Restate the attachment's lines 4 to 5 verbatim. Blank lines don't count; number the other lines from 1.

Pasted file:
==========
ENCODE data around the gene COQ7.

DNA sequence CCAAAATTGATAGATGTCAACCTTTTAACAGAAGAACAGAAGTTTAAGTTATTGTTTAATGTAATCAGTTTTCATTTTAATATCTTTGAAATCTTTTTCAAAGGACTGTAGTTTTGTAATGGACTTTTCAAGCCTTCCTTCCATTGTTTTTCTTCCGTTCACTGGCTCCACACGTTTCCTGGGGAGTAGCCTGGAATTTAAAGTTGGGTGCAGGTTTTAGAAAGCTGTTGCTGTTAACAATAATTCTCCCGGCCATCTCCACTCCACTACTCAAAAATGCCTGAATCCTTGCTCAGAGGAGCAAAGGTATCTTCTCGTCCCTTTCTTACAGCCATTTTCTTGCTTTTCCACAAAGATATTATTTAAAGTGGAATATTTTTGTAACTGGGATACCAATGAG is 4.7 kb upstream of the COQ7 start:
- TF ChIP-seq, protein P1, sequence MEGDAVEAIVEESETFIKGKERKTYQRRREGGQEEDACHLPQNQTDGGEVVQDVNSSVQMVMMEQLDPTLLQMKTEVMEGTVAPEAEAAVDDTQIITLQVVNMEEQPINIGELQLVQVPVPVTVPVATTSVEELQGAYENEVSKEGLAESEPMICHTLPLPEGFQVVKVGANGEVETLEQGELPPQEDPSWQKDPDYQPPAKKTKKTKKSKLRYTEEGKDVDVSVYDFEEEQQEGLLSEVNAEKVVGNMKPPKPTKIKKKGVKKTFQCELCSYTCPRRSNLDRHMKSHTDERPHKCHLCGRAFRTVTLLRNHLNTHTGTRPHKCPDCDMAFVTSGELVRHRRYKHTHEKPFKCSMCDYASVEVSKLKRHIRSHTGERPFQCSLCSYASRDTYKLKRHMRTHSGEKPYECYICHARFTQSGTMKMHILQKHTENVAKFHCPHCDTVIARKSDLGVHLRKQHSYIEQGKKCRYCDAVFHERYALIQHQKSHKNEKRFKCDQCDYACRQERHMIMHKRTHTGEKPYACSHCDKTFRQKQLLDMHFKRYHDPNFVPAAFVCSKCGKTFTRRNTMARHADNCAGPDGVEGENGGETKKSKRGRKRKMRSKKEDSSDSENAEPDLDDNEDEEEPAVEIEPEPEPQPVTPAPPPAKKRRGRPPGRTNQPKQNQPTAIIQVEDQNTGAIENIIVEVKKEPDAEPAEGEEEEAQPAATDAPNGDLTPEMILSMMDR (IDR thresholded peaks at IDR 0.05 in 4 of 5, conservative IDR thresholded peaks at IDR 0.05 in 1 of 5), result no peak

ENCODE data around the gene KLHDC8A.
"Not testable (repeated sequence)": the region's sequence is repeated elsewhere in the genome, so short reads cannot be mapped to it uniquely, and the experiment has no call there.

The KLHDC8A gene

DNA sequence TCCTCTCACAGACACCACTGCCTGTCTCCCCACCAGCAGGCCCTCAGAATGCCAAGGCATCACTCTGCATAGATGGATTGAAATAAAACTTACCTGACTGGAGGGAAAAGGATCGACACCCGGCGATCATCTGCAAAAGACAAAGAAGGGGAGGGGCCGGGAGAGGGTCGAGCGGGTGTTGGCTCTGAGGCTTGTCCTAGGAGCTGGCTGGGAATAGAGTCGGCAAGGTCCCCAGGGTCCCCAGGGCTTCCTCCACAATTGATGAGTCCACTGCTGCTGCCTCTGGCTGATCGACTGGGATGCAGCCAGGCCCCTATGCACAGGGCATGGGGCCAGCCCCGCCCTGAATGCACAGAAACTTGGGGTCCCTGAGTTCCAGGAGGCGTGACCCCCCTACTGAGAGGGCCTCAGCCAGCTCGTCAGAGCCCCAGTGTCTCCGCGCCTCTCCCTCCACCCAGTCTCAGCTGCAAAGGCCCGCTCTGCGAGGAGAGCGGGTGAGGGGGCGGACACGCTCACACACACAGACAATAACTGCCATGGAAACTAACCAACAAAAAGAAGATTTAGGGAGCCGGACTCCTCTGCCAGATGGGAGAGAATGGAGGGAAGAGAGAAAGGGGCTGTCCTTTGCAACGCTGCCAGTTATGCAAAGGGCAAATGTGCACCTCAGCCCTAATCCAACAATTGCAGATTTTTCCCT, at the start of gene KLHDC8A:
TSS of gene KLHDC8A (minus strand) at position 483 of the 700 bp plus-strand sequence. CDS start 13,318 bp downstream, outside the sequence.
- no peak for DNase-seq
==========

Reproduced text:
ENCODE data around the gene KLHDC8A.
"Not testable (repeated sequence)": the region's sequence is repeated elsewhere in the genome, so short reads cannot be mapped to it uniquely, and the experiment has no call there.